Wolfies owner’s U-turn; Purdue vax numbers; Star City Jazz & Blues is back
Pardon me while I catch up after being on the road for a few days.
Sorry if it sounds as if I’m catching up, but … This and that, as I catch up after a few days on the dock at Lake of the Ozarks …
WOLFIES OWNER RETREATS ON SCHOOL ‘INDOCTRINATION’ EVENT: Scott Wolf – the owner and founder of the Indiana-based Wolfies Grill, including one in West Lafayette’s Wabash Landing – made a swift U-turn early this week after his face was featured along with 14 others on a panel promising a Friday forum aimed at ways to block critical race theory in Indiana schools and “stopping student indoctrination” on a handful of other topics. After the flier was distributed by Advance America, a conservative group, and widely mocked on progressives’ social media – starting shots at the obvious optics of having the lineup of 15 white men prepped to discuss matters of race and diversity – Wolf, through a spokesman, told The Purdue Exponent that he’d been listed as chairman of the event because it was going to be held at his restaurant chain’s Geist location. Maybe recognizing that his casual dining spots were about to become a flashpoint – not like Chick-fil-A is on either side of the cultural war divide, perhaps, but you get the drift – Wolf signaled that the restaurant was not affiliated with Advance America and was only there to host space for the event. Wolf’s representative told The Exponent that Wolf canceled the event once he learned what it was all about: "Since Wolfies Grill opened in 2004, we’ve been proud to be known as a place where all feel welcome. Going forward, we will institute a review process to ensure future events are consistent with this sentiment." (It’s worth picking up an edition of The Exponent to get the full coverage.) Advance America was spinning it another way, with updated fliers that said the gathering was simply postponed “due to overwhelming support & anticipated attendance.” Miller has been a player in conservative movements for ages, whether fighting same-sex marriage, promoting a Religious Freedom Restoration Act that backfired on the state or blocking civil rights efforts for LGBT Hoosiers at the Statehouse. Holding forums to come up with an “action plan for addressing indoctrination in public schools” is in his wheelhouse. This season’s edition calls for banning critical race theory in schools, requiring parental consent for mental health testing and sex education instruction, and banning gender identity instruction. Critical race theory – something that school administrators across the state say isn’t part of their curriculum – is the latest conservative target, picking up support from Indiana Attorney General Todd Rokita and sucking school boards into the debate. For a timeline of how that’s played out in Hamilton County – the primary focus of this Advance America event – check this Indianapolis Star timeline about how things have played out at Hamilton Southeastern, Noblesville and Carmel Clay school corporations. In Greater Lafayette, districts have been pressed to do more to deal with issues of diversity, equity and inclusion in curriculum, hiring and student discipline. The protests here over critical race theory have, at the very least, been muted. So far. How hot could they still get? Ask the owner of a restaurant who made a quick exit as plans for protests outside his locations, including the one in West Lafayette’s Wabash Landing, gathered steam.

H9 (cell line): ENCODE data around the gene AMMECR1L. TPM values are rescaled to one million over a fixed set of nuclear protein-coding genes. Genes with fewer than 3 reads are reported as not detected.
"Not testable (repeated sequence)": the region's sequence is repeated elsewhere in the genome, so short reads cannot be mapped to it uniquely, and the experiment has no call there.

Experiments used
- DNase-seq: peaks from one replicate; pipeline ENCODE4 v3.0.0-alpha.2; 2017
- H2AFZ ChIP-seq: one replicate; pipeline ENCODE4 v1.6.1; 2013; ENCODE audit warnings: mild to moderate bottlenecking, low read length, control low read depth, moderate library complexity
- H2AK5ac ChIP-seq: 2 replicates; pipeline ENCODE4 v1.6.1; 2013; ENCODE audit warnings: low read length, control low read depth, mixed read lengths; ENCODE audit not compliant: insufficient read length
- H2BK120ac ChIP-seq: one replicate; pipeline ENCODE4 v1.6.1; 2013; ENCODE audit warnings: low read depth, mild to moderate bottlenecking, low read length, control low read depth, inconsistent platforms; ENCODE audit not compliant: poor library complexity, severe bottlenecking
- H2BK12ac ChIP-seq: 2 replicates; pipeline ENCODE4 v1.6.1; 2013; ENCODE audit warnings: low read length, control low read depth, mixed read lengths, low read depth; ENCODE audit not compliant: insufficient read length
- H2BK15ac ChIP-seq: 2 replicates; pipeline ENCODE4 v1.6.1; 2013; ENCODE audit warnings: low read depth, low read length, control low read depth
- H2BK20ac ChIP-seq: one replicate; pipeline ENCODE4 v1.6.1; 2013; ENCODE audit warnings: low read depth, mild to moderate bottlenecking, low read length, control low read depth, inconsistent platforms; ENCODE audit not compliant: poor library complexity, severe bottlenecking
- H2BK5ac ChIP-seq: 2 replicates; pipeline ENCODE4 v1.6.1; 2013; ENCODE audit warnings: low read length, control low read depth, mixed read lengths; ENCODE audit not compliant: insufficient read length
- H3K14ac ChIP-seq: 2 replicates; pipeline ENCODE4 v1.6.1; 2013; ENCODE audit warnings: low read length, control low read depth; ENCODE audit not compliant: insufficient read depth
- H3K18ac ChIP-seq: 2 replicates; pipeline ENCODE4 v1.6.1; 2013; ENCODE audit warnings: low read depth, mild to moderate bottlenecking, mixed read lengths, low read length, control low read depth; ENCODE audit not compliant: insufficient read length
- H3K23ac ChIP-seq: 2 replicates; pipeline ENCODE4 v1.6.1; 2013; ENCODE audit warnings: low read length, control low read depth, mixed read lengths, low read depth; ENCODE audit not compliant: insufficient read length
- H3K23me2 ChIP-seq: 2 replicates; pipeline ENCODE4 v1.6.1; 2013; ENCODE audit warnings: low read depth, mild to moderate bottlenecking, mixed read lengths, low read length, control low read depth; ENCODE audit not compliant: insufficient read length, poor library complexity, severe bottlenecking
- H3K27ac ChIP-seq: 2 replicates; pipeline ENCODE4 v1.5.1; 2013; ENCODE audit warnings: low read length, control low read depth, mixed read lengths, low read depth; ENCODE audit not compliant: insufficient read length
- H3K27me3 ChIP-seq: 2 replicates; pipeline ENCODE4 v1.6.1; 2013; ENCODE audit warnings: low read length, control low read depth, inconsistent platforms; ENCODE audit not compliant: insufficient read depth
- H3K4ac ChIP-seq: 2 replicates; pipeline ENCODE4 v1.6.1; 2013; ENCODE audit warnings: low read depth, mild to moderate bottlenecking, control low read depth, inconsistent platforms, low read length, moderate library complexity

PURDUE VAX UPDATE: Will Purdue’s take on vaccinations work to drive up numbers? The early results suggest so. As of Tuesday, the university reported that 60 percent of students and 66 percent of employees were fully vaccinated. Purdue officials said students and staff continued to upload their vaccination status heading toward the start of the fall semester in August, so those percentages were expected to increase. For a comparison, the Tippecanoe County Health Department on Wednesday reported that 92,623 residents, or 46.5 percent of the county's population, had been fully vaccinated. Purdue isn’t requiring a vaccination. But the university is making it a pain if students and staff don’t get shots, by requiring those who don’t submit proof of vaccination to spend the fall semester under a random testing protocol. How many students and staff will decide that’s worth it? That answer will come in a little over a month. Meanwhile, Tippecanoe County’s new COVID-19 cases have nearly doubled in the last four weeks, averaging 16 new cases a day over the past week, Dr. Jeremy Adler, the county health officer, said.
STAR CITY JAZZ & BLUES: This festival, revived and reconstituted from the late Uptown Jazz & Blues, is sneaking up on us this weekend. Two stages start on Fifth Street, between Main and Columbia streets, at 5 p.m. Saturday. Here are the lineups. On the Blues Stage: 5:15 p.m., Governor Davis; 7 p.m., Blue Sky; 9 p.m., Uncle Buck’s Mojo Box w/ Kyle Bledsoe. On the Jazz Stage: 5 p.m., Crick’s Up; 6:45 p.m., Clave Caribe; 9 p.m., Brent Laidler and the Nexus Quintet. Tickets: $10. More details: https://downtownlafayette.net/jazzblues.
Thanks to sponsor Long Center for the Performing Arts for the help to make these reports possible.
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